So now what?
This month marks the 501st anniversary of the Reformation. Last year it was all Reformation all the time. It was our year!
News, media and the public paid attention. Hundreds of Reformation-themed events took place. Documentaries were produced and joyful liturgies with our Roman Catholic brothers and sisters were held. I have lost track of the number of “Flat Luther” photos that were taken. We walked with a spring in our step. We read Martin Luther’s Small Catechism together. Even Lutherans in parts of the U.S. where Lutherans are not dense were noticed!
But the spotlight has dimmed, the public and the media have turned their eye to other things. Reformation 500 swag has taken up residence in the backs of closets and the bottoms of file drawers. And, I’d wager, our Small Catechisms sit alone and unopened on shelves and apps. This really is Oct. 32.
But, dear church, now is the time for us to refocus our attention on the gospel of our freedom, forgiveness and reconciliation given to us through God’s indescribable act of love in the death and resurrection of Jesus the Christ. Take out your Small Catechism and take a fresh look at Luther’s clear and concise exposition of the faith.
To start, turn to Luther’s explanation of the second article of the Apostles’ Creed. In beautifully spare language, he lays out the truth about God and human nature: “I believe that Jesus Christ, true God, begotten of the Father in eternity, and also a true human being, born of the virgin Mary, is my Lord.”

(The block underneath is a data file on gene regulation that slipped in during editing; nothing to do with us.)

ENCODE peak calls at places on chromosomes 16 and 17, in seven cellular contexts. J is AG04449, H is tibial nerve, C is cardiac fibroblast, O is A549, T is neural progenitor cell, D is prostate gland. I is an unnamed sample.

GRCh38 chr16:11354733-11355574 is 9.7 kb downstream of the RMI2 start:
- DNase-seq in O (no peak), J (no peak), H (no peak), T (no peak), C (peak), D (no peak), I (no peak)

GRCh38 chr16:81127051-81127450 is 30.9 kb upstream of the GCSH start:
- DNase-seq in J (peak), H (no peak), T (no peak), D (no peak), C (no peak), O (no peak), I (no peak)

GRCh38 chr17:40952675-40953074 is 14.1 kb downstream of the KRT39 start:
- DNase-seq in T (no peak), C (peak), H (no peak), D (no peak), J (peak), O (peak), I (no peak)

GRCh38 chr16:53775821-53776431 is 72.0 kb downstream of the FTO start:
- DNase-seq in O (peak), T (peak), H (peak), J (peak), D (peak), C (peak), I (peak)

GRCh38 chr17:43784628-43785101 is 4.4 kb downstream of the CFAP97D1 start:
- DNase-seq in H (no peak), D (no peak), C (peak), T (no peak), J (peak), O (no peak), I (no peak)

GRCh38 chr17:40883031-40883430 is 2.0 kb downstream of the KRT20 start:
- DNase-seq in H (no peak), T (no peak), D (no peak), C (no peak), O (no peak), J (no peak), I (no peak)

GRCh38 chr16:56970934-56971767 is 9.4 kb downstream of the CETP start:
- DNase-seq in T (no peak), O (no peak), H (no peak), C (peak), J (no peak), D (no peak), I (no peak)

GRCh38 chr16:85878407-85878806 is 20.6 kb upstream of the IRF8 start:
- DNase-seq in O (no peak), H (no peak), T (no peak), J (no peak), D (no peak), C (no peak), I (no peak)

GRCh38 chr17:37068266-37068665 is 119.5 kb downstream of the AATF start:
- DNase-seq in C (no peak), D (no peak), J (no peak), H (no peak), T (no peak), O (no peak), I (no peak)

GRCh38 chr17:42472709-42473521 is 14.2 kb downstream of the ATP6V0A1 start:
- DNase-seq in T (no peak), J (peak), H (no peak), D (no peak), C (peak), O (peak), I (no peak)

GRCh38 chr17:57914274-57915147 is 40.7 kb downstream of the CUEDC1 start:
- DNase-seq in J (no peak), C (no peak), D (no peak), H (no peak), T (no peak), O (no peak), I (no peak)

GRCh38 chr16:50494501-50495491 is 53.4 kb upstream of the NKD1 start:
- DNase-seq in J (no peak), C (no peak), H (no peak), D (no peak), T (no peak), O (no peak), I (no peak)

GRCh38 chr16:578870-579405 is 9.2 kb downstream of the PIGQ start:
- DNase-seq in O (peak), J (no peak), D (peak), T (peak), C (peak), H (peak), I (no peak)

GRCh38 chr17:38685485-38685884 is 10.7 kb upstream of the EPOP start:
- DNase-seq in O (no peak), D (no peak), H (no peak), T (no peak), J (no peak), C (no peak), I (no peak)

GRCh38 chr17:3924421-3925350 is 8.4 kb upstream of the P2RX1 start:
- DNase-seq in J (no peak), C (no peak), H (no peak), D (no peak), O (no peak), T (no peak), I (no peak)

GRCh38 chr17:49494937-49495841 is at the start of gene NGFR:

Two things jump out—the God of all creation, infinite and omnipotent, set aside all of that to become finite and helpless as the Christ child and the broken one on the cross, and this Jesus is Lord. There are many things that claim our attention and allegiance, but none of these can save us and none of these is Lord.
Luther continues: “He has redeemed me, a lost and condemned human being.” He had a conservative and realistic assessment of humankind. Yes, we affirm with the psalmist that we are “fearfully and wonderfully made” (Psalm 139:14), but it is also clear that we are seriously and terminally broken. We are a rebellious lot constantly rising up against God’s good and gracious will and trying to set ourselves up as savior. This never ends well. And while there is pain in acknowledging that we are sinful, there is also freedom in confessing that truth.
Here’s the thing: we have to get past a kind of Billy Joel theology in which God sings “I Like You Just the Way You Are” to the realization that God does not like us just the way we are and in infinite love has done something about it. In Christ, Luther wrote, God has “purchased and freed me from all sins, from death, and from the power of the devil, not with gold or silver but with his holy, precious blood and with his innocent suffering and death.”
Here is pure grace. It is God’s action, not ours. We don’t have to—in fact, we cannot—do anything to save ourselves or the world. God has done it.
So now what? So now we live, really live, in freedom and in service. Luther wrote: “He has done all this in order that I may belong to him, live under him in his kingdom, and serve him in eternal righteousness, innocence, and blessedness, just as he is risen from the dead and lives and rules eternally.”
This is what the world needs to see in us and hear from us—not a vindictive, capricious god who must be appeased, nor a purveyor of therapeutic moralism, but an all-powerful God who comes to us in humble human form to set us free from our murderous rebellion so we may be whole, holy and wholly devoted to joyful service.
This is most certainly true.